So you want to market something via the Internet, eh? Well here are some marketing rules than anyone should live by – if you want a successful marketing campaign and value your career, that is!
DO Have Social Presence
Every company should have at least two social networking site accounts, generally Facebook and/or Twitter. If not, you are not reaching nearly the audience you could be.
Don’t expect people to just stumble across your website just by searching for stuff – get your word out there via social media, let people talk your website up and the links/pagerank will naturally come in.
DON’T Have A Stale Account
So you have or just newly registered social media accounts, whooptie-fucking-doo: do you actually use them or is your last post a year ago?
People will find you using social media, what they see when they find you determines how they perceive your company. No posts lately? Must be bankrupt with a boarded-up, condemned building that crackheads have been smoking in for that past year they haven’t posted during. Sound unbelievable? Believe it.
Keep up with your accounts – even that extra $10 an hour you pay a high school grad to take pics with and run your social accounts can yield fantastic returns for your business, since people will definitely flock to you more based on those tweets/posts/blogs.
DO Engage People
When the people comment, reply or communicate with you via social media – REPLY!!! Don’t just ignore comments, engage and participate in the new community to learn what people want and need from you.
Oh, and it works both ways too – engage in people even if they aren’t engaging with you. Search tweets and publicly reply to people on tweets you can address with your company. Tag people on Facebook who have public posts on issues you can address if you can’t comment directly. Be nice and communicative, it goes a long way for your company.
And if you’re getting too many replies/comments to address them all, then just do what you can and consider social marketing a success – pop some bubbly after hours or something (but log out of your social accounts first). But read the next, crucial section please:
DON’T Spam People
There’s a fine line between what I just wrote and being considered a spammer. Replying to EVERY tweet on Twitter may be somewhat okay given the nature of Twitter, but don’t hound the same non-responsive person a thousand times. Oh, and all-caps, as our tweet said, is never a good thing.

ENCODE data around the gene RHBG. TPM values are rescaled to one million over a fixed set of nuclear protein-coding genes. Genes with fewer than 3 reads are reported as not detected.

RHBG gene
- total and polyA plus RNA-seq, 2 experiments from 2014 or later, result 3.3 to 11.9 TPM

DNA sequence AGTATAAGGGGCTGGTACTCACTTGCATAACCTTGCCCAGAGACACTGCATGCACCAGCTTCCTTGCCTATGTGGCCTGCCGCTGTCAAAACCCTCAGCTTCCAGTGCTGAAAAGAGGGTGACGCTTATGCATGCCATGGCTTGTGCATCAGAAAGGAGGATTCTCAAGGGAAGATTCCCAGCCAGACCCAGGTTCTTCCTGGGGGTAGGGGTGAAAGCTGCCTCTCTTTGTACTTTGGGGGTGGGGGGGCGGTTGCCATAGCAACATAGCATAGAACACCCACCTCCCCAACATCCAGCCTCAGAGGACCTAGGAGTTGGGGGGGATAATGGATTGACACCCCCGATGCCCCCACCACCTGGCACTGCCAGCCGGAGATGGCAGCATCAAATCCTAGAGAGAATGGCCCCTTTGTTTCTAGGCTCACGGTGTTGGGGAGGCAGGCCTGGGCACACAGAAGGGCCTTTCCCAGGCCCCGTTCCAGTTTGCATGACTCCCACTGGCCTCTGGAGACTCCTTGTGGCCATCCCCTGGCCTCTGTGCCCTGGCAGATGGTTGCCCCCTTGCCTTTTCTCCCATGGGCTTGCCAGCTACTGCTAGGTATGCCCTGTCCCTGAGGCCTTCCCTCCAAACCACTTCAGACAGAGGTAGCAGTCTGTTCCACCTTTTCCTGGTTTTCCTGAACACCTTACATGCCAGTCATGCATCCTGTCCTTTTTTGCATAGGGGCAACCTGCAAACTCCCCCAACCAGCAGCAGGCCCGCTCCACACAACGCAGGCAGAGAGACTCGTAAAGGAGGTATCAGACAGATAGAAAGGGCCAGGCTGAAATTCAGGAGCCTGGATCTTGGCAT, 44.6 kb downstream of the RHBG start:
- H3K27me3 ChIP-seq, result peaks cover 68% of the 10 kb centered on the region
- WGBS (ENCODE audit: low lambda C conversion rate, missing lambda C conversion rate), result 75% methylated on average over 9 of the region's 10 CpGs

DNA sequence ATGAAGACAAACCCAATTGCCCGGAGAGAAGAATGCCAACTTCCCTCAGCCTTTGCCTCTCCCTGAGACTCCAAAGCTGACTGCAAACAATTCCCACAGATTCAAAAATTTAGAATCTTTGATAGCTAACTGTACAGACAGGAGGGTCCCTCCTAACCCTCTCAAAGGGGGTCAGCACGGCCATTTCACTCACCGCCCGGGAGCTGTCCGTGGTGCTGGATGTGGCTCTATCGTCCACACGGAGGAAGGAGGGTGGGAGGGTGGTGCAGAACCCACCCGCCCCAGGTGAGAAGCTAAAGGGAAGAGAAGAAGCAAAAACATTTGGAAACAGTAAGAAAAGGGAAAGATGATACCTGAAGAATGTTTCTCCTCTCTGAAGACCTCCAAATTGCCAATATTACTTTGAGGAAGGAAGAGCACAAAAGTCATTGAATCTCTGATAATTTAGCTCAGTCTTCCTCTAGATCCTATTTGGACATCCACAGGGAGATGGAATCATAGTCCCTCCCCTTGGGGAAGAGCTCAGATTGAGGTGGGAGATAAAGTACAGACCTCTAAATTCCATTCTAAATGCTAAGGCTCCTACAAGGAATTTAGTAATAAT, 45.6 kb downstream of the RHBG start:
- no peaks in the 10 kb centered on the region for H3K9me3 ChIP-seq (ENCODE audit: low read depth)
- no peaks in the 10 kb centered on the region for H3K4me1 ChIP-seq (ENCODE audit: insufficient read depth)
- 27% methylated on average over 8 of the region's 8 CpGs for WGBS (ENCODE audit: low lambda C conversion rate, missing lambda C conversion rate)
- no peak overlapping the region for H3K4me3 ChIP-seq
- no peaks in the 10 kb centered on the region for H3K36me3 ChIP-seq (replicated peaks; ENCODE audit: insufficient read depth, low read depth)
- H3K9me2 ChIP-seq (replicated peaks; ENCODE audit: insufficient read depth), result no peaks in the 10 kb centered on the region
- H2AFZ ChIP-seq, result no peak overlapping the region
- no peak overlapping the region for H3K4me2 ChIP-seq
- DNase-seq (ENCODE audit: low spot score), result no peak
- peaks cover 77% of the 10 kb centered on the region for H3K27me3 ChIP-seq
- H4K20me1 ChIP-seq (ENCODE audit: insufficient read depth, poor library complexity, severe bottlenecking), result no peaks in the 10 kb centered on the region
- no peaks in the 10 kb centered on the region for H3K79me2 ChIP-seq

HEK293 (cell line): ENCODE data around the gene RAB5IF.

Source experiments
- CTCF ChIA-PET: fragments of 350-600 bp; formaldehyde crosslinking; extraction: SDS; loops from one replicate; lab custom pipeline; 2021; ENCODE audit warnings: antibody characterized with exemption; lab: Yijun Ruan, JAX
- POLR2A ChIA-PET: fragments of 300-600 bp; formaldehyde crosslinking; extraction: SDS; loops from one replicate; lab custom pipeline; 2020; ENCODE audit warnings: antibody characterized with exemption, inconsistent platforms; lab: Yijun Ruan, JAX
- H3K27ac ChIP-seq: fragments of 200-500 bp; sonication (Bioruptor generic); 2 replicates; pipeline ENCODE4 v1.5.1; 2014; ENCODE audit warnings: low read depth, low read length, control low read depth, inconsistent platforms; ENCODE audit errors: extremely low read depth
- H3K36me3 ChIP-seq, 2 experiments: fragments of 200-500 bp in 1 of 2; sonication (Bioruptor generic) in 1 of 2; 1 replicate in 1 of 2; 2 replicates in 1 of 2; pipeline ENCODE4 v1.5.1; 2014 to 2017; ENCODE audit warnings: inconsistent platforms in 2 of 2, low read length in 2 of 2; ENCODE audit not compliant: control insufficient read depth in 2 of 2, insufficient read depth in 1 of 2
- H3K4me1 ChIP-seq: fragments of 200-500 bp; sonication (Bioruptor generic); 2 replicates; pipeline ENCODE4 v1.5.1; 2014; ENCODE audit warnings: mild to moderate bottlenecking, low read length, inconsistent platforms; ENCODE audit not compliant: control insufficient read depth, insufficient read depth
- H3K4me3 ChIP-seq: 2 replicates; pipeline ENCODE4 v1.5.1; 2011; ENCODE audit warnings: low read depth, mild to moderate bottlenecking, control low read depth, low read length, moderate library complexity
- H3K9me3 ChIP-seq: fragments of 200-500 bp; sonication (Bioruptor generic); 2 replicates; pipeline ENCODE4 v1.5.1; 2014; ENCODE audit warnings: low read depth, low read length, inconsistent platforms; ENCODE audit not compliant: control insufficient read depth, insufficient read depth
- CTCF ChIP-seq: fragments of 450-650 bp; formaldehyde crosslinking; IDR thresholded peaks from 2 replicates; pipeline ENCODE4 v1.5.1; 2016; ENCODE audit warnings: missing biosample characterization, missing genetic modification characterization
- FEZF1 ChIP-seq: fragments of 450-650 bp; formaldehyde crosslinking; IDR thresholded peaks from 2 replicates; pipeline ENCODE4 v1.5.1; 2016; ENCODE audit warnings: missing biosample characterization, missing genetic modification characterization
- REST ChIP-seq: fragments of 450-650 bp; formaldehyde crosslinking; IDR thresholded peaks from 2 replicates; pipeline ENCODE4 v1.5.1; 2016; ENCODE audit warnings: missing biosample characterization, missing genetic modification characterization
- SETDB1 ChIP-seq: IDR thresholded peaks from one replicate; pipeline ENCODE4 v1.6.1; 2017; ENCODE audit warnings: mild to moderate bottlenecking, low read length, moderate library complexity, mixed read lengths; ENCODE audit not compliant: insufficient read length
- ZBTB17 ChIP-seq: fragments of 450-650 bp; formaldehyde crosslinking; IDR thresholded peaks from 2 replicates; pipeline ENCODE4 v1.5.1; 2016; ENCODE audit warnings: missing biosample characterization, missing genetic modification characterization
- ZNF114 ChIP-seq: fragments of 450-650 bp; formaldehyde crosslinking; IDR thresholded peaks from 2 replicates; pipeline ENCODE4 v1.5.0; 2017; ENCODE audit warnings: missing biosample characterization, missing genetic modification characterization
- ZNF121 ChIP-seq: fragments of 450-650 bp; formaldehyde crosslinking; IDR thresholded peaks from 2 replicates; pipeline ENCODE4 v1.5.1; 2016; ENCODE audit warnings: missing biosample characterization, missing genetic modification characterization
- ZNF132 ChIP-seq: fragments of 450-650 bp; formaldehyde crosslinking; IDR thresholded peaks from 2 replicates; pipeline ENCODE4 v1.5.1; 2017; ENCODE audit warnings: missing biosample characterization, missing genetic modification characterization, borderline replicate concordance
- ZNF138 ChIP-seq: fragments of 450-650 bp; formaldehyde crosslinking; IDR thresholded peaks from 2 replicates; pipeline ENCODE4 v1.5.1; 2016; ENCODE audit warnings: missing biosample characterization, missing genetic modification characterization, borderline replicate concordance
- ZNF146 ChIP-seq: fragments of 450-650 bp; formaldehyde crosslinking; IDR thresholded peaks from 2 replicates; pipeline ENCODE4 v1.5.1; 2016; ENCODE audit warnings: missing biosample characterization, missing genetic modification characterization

And as far as Facebook goes, don’t flood newsfeeds with crap – that’s how people unlike you en mass. Commenting on your same post without any other comments can quickly get you labeled as pathetic and desperate, too.
As far as promoting your site via these mediums goes, be conservative about it – don’t post a link to your homepage with every post, start a blog and link to a post about a specific announcement/product.
On that note, blogging + social media has numerous benefits: once they hit your site, they are first introduced to the blog where your words can speak to them before they start browsing the rest of your site to get impressed into doing something.
The good thing about blogging too is the ability for key people in your company to easily post stuff in their own words that others can comment on natively or via social media comment plugins (furthering the mesh of exposure), also increasing the “surface area” of possibilities for others to reblog and community-ize your blog posts for further exposure.
That’s about it, you’d think these would be common sense but alas there is a stark reason I’m posting this – too many examples of companies that have a lot of potential but just don’t seem to “get it.” Any other do’s or don’t's? Leave a comment and let the world know! Thanks for reading.
Chris started at The Coffee Desk during its hey-day as an infrequent guest author who slowly grew to becoming a mainline contributor. He is a business grad student at USC who is very fluent with technology and the ever-evolving web, and has priceless contributions to Silicon News as a result. He is known for looking at the "big picture" of things, namely new technological trends, and analyzing them from a business perspective that so many IT professionals tend to glaze over in their focus on the technology's specifics.
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